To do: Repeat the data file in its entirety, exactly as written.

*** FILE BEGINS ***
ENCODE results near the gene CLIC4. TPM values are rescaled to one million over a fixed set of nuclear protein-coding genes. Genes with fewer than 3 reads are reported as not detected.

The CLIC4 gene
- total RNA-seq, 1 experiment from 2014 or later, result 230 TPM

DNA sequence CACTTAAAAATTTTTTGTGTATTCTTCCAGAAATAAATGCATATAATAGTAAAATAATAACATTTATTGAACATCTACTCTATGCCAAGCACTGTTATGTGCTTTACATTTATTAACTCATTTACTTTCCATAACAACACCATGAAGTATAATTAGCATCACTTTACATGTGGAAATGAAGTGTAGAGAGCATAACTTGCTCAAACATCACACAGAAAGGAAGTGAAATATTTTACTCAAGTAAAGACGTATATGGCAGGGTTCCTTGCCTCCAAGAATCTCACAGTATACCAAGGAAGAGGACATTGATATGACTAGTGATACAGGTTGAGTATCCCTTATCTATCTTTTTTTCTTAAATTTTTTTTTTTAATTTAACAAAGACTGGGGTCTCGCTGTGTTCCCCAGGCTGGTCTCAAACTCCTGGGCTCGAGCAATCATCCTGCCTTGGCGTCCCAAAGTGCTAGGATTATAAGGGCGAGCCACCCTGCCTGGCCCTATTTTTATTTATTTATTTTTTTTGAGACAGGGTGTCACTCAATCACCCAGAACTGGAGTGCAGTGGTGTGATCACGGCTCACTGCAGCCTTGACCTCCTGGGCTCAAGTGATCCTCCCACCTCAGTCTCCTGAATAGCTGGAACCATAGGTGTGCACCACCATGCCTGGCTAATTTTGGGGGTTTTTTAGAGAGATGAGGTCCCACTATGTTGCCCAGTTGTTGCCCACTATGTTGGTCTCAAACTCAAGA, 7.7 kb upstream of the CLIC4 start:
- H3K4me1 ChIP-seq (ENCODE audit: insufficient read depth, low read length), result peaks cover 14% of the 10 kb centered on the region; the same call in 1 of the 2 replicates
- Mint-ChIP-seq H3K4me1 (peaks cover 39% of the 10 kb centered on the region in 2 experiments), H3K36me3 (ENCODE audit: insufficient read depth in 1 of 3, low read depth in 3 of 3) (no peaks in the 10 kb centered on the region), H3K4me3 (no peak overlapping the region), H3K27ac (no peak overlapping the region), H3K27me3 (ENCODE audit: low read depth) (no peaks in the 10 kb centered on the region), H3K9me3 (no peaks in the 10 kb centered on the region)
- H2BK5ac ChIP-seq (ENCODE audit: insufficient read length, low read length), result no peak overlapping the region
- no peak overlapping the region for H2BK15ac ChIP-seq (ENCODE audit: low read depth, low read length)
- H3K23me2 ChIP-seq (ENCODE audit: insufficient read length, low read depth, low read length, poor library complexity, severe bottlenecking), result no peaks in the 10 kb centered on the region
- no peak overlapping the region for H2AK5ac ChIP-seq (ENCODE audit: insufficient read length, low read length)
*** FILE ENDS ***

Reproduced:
ENCODE results near the gene CLIC4. TPM values are rescaled to one million over a fixed set of nuclear protein-coding genes. Genes with fewer than 3 reads are reported as not detected.

The CLIC4 gene
- total RNA-seq, 1 experiment from 2014 or later, result 230 TPM

DNA sequence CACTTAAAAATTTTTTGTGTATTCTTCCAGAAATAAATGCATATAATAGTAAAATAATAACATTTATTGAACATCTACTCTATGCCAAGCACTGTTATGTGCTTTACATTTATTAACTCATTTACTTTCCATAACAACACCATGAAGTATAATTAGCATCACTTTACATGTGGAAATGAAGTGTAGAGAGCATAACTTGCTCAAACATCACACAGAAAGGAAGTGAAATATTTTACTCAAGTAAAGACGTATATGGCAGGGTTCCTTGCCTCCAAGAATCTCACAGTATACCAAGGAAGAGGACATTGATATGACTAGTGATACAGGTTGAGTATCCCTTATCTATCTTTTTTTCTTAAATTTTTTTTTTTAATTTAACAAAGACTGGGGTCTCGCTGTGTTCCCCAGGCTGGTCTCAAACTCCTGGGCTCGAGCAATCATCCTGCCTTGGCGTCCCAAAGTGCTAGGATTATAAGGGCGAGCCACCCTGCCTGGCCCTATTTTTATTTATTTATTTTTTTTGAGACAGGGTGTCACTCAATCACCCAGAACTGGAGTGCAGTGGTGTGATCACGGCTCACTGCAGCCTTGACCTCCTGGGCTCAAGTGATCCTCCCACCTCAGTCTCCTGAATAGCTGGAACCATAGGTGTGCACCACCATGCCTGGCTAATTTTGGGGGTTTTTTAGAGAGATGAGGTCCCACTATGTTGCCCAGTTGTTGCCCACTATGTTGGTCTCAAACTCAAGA, 7.7 kb upstream of the CLIC4 start:
- H3K4me1 ChIP-seq (ENCODE audit: insufficient read depth, low read length), result peaks cover 14% of the 10 kb centered on the region; the same call in 1 of the 2 replicates
- Mint-ChIP-seq H3K4me1 (peaks cover 39% of the 10 kb centered on the region in 2 experiments), H3K36me3 (ENCODE audit: insufficient read depth in 1 of 3, low read depth in 3 of 3) (no peaks in the 10 kb centered on the region), H3K4me3 (no peak overlapping the region), H3K27ac (no peak overlapping the region), H3K27me3 (ENCODE audit: low read depth) (no peaks in the 10 kb centered on the region), H3K9me3 (no peaks in the 10 kb centered on the region)
- H2BK5ac ChIP-seq (ENCODE audit: insufficient read length, low read length), result no peak overlapping the region
- no peak overlapping the region for H2BK15ac ChIP-seq (ENCODE audit: low read depth, low read length)
- H3K23me2 ChIP-seq (ENCODE audit: insufficient read length, low read depth, low read length, poor library complexity, severe bottlenecking), result no peaks in the 10 kb centered on the region
- no peak overlapping the region for H2AK5ac ChIP-seq (ENCODE audit: insufficient read length, low read length)